This is not a complete list of side effects and others may occur. Call your doctor for medical advice about side effects. You may report side effects to FDA at 1-800-FDA-1088.
What other drugs will affect imatinib?
Sometimes it is not safe to use certain medications at the same time. Some drugs can affect your blood levels of other drugs you take, which may increase side effects or make the medications less effective.
Tell your doctor about all your current medicines. Many drugs can affect imatinib, especially:
- an antibiotic, antifungal, or antiviral medicine;
- seizure medicine;
- a blood thinner such as warfarin (Coumadin, Jantoven); or
- a vitamin or mineral supplement that contains iron.
This list is not complete and many other drugs may affect imatinib. This includes prescription and over-the-counter medicines, vitamins, and herbal products. Not all possible drug interactions are listed here.
Where can I get more information?
Your pharmacist can provide more information about imatinib.
Remember, keep this and all other medicines out of the reach of children, never share your medicines with others, and use this medication only for the indication prescribed.
Every effort has been made to ensure that the information provided by Cerner Multum, Inc. ('Multum') is accurate, up-to-date, and complete, but no guarantee is made to that effect. Drug information contained herein may be time sensitive. Multum information has been compiled for use by healthcare practitioners and consumers in the United States and therefore Multum does not warrant that uses outside of the United States are appropriate, unless specifically indicated otherwise. Multum's drug information does not endorse drugs, diagnose patients or recommend therapy. Multum's drug information is an informational resource designed to assist licensed healthcare practitioners in caring for their patients and/or to serve consumers viewing this service as a supplement to, and not a substitute for, the expertise, skill, knowledge and judgment of healthcare practitioners. The absence of a warning for a given drug or drug combination in no way should be construed to indicate that the drug or drug combination is safe, effective or appropriate for any given patient. Multum does not assume any responsibility for any aspect of healthcare administered with the aid of information Multum provides. The information contained herein is not intended to cover all possible uses, directions, precautions, warnings, drug interactions, allergic reactions, or adverse effects. If you have questions about the drugs you are taking, check with your doctor, nurse or pharmacist.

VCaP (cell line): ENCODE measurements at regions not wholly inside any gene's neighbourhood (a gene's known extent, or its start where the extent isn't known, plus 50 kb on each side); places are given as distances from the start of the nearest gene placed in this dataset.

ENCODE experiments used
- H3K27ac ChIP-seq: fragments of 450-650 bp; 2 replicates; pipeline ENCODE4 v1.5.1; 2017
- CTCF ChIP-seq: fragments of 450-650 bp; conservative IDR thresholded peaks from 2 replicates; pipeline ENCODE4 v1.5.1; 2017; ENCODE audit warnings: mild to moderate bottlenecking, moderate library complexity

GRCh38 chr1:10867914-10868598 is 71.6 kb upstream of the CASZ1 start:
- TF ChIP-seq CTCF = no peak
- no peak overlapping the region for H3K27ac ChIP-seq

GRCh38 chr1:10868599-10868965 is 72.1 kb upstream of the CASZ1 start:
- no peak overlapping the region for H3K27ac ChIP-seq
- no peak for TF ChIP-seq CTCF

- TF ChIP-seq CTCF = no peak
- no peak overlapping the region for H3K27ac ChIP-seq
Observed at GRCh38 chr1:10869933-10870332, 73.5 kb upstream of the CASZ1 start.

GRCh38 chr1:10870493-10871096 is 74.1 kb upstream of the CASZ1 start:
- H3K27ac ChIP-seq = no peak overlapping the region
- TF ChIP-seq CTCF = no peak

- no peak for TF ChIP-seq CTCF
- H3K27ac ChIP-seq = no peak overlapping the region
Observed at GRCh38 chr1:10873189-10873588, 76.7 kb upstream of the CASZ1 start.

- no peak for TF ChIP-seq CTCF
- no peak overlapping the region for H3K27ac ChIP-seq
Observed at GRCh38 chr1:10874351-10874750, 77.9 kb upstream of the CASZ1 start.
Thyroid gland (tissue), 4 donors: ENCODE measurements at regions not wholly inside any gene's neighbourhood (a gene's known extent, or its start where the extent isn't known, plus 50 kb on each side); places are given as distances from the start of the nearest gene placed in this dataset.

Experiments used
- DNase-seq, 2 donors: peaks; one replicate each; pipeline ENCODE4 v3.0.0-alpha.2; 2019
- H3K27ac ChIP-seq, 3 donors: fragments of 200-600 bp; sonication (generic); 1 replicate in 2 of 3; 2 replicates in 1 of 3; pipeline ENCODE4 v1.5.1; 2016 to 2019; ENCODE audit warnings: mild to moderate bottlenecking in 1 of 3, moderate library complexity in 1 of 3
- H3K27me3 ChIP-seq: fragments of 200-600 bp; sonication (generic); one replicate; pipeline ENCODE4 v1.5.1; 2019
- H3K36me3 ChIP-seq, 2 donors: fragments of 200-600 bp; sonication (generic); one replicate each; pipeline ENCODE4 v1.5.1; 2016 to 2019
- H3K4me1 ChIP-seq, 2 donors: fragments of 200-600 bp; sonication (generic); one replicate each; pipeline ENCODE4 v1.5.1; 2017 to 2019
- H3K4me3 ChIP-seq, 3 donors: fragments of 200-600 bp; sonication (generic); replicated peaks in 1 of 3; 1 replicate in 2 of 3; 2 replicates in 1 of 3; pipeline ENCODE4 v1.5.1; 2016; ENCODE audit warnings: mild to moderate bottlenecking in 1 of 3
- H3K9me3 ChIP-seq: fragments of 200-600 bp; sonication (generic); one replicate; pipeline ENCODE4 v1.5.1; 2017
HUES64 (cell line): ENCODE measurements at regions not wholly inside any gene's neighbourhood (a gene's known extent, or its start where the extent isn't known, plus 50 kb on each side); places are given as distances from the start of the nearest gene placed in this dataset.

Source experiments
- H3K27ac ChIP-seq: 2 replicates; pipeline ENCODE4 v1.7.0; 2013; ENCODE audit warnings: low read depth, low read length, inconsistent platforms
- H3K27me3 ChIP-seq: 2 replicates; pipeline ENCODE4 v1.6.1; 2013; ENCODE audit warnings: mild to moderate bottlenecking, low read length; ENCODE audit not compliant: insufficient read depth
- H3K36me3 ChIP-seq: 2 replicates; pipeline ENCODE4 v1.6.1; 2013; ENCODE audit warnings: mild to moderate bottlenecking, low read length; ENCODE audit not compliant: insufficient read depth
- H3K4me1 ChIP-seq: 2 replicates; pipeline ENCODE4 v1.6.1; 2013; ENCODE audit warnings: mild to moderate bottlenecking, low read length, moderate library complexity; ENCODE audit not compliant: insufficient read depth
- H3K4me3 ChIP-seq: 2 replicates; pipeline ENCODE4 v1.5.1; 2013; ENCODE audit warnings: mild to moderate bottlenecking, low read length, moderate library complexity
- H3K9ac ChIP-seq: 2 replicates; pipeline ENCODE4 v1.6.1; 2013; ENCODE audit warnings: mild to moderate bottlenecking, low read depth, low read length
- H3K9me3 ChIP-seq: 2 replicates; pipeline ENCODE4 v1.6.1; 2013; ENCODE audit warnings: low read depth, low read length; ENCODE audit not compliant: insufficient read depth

Copyright 1996-2023 Cerner Multum, Inc. Version: 13.02. Revision date: 5/14/2020.